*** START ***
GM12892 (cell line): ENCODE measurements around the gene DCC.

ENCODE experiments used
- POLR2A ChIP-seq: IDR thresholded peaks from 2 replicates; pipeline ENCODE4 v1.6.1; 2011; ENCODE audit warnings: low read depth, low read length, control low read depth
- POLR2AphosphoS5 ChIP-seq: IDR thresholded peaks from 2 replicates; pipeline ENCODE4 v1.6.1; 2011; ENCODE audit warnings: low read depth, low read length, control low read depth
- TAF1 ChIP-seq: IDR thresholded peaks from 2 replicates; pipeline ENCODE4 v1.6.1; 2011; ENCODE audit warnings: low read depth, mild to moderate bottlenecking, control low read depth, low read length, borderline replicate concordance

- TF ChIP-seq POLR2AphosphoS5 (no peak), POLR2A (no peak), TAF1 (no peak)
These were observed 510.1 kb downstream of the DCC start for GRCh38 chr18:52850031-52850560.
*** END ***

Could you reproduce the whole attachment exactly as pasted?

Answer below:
GM12892 (cell line): ENCODE measurements around the gene DCC.

ENCODE experiments used
- POLR2A ChIP-seq: IDR thresholded peaks from 2 replicates; pipeline ENCODE4 v1.6.1; 2011; ENCODE audit warnings: low read depth, low read length, control low read depth
- POLR2AphosphoS5 ChIP-seq: IDR thresholded peaks from 2 replicates; pipeline ENCODE4 v1.6.1; 2011; ENCODE audit warnings: low read depth, low read length, control low read depth
- TAF1 ChIP-seq: IDR thresholded peaks from 2 replicates; pipeline ENCODE4 v1.6.1; 2011; ENCODE audit warnings: low read depth, mild to moderate bottlenecking, control low read depth, low read length, borderline replicate concordance

- TF ChIP-seq POLR2AphosphoS5 (no peak), POLR2A (no peak), TAF1 (no peak)
These were observed 510.1 kb downstream of the DCC start for GRCh38 chr18:52850031-52850560.